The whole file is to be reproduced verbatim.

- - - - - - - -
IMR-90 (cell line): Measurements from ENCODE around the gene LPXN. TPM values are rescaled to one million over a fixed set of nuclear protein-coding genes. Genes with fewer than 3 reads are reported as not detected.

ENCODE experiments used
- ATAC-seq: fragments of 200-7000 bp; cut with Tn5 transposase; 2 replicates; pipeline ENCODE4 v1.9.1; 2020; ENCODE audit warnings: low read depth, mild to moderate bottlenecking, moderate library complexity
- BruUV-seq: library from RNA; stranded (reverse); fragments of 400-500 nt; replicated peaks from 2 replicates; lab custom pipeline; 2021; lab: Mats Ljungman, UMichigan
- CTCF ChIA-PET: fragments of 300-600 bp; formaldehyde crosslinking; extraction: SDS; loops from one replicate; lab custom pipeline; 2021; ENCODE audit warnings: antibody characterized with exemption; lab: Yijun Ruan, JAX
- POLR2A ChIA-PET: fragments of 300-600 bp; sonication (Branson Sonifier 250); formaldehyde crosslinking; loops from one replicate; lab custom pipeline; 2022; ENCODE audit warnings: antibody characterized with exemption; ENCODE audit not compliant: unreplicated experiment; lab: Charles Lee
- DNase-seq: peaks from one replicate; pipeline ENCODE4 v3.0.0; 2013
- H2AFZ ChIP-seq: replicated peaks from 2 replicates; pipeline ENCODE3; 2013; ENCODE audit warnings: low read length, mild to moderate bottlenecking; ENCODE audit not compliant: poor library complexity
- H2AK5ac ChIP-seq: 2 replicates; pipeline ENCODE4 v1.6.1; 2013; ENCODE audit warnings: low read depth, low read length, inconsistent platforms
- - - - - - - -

IMR-90 (cell line): Measurements from ENCODE around the gene LPXN. TPM values are rescaled to one million over a fixed set of nuclear protein-coding genes. Genes with fewer than 3 reads are reported as not detected.

ENCODE experiments used
- ATAC-seq: fragments of 200-7000 bp; cut with Tn5 transposase; 2 replicates; pipeline ENCODE4 v1.9.1; 2020; ENCODE audit warnings: low read depth, mild to moderate bottlenecking, moderate library complexity
- BruUV-seq: library from RNA; stranded (reverse); fragments of 400-500 nt; replicated peaks from 2 replicates; lab custom pipeline; 2021; lab: Mats Ljungman, UMichigan
- CTCF ChIA-PET: fragments of 300-600 bp; formaldehyde crosslinking; extraction: SDS; loops from one replicate; lab custom pipeline; 2021; ENCODE audit warnings: antibody characterized with exemption; lab: Yijun Ruan, JAX
- POLR2A ChIA-PET: fragments of 300-600 bp; sonication (Branson Sonifier 250); formaldehyde crosslinking; loops from one replicate; lab custom pipeline; 2022; ENCODE audit warnings: antibody characterized with exemption; ENCODE audit not compliant: unreplicated experiment; lab: Charles Lee
- DNase-seq: peaks from one replicate; pipeline ENCODE4 v3.0.0; 2013
- H2AFZ ChIP-seq: replicated peaks from 2 replicates; pipeline ENCODE3; 2013; ENCODE audit warnings: low read length, mild to moderate bottlenecking; ENCODE audit not compliant: poor library complexity
- H2AK5ac ChIP-seq: 2 replicates; pipeline ENCODE4 v1.6.1; 2013; ENCODE audit warnings: low read depth, low read length, inconsistent platforms